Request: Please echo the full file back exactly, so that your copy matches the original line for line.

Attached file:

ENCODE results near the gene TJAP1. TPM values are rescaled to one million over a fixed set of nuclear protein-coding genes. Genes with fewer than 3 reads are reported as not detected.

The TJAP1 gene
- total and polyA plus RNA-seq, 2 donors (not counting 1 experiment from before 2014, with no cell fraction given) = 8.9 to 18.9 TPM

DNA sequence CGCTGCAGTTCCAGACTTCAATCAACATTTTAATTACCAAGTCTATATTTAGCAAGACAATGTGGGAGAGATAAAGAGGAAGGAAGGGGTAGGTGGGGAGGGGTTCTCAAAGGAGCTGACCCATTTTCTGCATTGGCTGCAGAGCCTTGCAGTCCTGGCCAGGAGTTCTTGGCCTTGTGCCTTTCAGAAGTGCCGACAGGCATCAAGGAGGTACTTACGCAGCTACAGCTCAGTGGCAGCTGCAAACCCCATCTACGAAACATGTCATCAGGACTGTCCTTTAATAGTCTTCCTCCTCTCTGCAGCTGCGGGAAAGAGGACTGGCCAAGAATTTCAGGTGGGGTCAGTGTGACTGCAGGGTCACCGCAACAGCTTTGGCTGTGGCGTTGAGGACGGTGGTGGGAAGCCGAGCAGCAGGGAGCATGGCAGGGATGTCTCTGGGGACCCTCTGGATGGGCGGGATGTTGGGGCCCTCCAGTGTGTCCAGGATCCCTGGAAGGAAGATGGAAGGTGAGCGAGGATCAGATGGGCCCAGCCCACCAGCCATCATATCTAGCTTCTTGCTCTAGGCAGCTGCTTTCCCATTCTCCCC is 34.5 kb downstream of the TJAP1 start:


ENCODE results near the gene TJAP1. TPM values are rescaled to one million over a fixed set of nuclear protein-coding genes. Genes with fewer than 3 reads are reported as not detected.

The TJAP1 gene
- total and polyA plus RNA-seq, 2 donors (not counting 1 experiment from before 2014, with no cell fraction given) = 8.9 to 18.9 TPM

DNA sequence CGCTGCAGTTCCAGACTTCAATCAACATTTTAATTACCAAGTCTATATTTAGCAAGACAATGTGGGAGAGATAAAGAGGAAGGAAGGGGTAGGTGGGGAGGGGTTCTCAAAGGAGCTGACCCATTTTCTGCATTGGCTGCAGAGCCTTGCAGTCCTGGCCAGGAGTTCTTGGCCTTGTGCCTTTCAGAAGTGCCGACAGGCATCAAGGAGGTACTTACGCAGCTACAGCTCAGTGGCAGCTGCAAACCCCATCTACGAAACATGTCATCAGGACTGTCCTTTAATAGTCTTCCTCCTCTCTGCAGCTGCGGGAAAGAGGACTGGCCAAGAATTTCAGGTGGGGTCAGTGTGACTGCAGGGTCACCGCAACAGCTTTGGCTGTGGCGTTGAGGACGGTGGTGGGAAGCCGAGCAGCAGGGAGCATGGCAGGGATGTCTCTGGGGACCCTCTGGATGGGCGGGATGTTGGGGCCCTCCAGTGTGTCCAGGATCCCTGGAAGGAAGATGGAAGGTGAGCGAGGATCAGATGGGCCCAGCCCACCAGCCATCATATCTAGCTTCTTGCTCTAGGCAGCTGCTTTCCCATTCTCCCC is 34.5 kb downstream of the TJAP1 start: